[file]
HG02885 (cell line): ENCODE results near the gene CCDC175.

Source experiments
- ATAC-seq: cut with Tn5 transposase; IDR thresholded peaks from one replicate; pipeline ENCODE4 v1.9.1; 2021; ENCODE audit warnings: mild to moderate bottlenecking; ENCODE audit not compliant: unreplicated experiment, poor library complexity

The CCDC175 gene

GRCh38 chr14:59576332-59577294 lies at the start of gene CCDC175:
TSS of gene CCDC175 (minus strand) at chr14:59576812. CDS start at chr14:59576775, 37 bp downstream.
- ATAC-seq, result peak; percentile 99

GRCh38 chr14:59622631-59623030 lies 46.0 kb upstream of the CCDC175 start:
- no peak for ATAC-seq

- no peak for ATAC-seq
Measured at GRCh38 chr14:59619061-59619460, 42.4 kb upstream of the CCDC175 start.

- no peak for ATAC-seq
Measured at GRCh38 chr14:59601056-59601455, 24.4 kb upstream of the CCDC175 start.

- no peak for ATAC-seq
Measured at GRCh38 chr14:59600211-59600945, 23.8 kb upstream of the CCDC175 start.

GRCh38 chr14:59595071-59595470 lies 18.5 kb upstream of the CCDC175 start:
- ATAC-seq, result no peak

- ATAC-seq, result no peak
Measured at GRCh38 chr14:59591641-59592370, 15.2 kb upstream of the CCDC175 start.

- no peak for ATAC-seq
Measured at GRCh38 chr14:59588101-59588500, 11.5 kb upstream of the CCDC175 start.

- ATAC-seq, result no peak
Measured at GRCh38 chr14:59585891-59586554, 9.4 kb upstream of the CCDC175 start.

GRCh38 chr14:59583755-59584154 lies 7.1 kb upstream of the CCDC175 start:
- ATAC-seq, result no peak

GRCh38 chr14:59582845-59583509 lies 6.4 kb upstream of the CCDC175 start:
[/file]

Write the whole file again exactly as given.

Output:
HG02885 (cell line): ENCODE results near the gene CCDC175.

Source experiments
- ATAC-seq: cut with Tn5 transposase; IDR thresholded peaks from one replicate; pipeline ENCODE4 v1.9.1; 2021; ENCODE audit warnings: mild to moderate bottlenecking; ENCODE audit not compliant: unreplicated experiment, poor library complexity

The CCDC175 gene

GRCh38 chr14:59576332-59577294 lies at the start of gene CCDC175:
TSS of gene CCDC175 (minus strand) at chr14:59576812. CDS start at chr14:59576775, 37 bp downstream.
- ATAC-seq, result peak; percentile 99

GRCh38 chr14:59622631-59623030 lies 46.0 kb upstream of the CCDC175 start:
- no peak for ATAC-seq

- no peak for ATAC-seq
Measured at GRCh38 chr14:59619061-59619460, 42.4 kb upstream of the CCDC175 start.

- no peak for ATAC-seq
Measured at GRCh38 chr14:59601056-59601455, 24.4 kb upstream of the CCDC175 start.

- no peak for ATAC-seq
Measured at GRCh38 chr14:59600211-59600945, 23.8 kb upstream of the CCDC175 start.

GRCh38 chr14:59595071-59595470 lies 18.5 kb upstream of the CCDC175 start:
- ATAC-seq, result no peak

- ATAC-seq, result no peak
Measured at GRCh38 chr14:59591641-59592370, 15.2 kb upstream of the CCDC175 start.

- no peak for ATAC-seq
Measured at GRCh38 chr14:59588101-59588500, 11.5 kb upstream of the CCDC175 start.

- ATAC-seq, result no peak
Measured at GRCh38 chr14:59585891-59586554, 9.4 kb upstream of the CCDC175 start.

GRCh38 chr14:59583755-59584154 lies 7.1 kb upstream of the CCDC175 start:
- ATAC-seq, result no peak

GRCh38 chr14:59582845-59583509 lies 6.4 kb upstream of the CCDC175 start: